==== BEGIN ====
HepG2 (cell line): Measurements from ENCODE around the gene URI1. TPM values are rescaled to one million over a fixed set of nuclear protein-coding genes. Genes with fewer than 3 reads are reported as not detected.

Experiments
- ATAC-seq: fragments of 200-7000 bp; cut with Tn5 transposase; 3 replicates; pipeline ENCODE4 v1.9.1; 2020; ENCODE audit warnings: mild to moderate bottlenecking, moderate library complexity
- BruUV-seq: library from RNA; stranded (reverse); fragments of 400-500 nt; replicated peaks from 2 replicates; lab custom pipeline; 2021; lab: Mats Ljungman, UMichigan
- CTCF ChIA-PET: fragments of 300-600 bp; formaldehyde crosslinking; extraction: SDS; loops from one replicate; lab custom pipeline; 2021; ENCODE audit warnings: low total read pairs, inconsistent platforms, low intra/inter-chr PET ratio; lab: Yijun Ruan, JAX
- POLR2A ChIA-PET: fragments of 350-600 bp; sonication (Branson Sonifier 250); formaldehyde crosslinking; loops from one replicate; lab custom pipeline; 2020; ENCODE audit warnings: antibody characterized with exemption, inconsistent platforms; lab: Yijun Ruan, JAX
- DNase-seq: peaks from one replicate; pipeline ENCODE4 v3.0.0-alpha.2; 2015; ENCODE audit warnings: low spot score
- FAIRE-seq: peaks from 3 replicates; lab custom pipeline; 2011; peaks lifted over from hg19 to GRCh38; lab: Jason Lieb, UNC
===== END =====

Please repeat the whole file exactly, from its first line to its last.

HepG2 (cell line): Measurements from ENCODE around the gene URI1. TPM values are rescaled to one million over a fixed set of nuclear protein-coding genes. Genes with fewer than 3 reads are reported as not detected.

Experiments
- ATAC-seq: fragments of 200-7000 bp; cut with Tn5 transposase; 3 replicates; pipeline ENCODE4 v1.9.1; 2020; ENCODE audit warnings: mild to moderate bottlenecking, moderate library complexity
- BruUV-seq: library from RNA; stranded (reverse); fragments of 400-500 nt; replicated peaks from 2 replicates; lab custom pipeline; 2021; lab: Mats Ljungman, UMichigan
- CTCF ChIA-PET: fragments of 300-600 bp; formaldehyde crosslinking; extraction: SDS; loops from one replicate; lab custom pipeline; 2021; ENCODE audit warnings: low total read pairs, inconsistent platforms, low intra/inter-chr PET ratio; lab: Yijun Ruan, JAX
- POLR2A ChIA-PET: fragments of 350-600 bp; sonication (Branson Sonifier 250); formaldehyde crosslinking; loops from one replicate; lab custom pipeline; 2020; ENCODE audit warnings: antibody characterized with exemption, inconsistent platforms; lab: Yijun Ruan, JAX
- DNase-seq: peaks from one replicate; pipeline ENCODE4 v3.0.0-alpha.2; 2015; ENCODE audit warnings: low spot score
- FAIRE-seq: peaks from 3 replicates; lab custom pipeline; 2011; peaks lifted over from hg19 to GRCh38; lab: Jason Lieb, UNC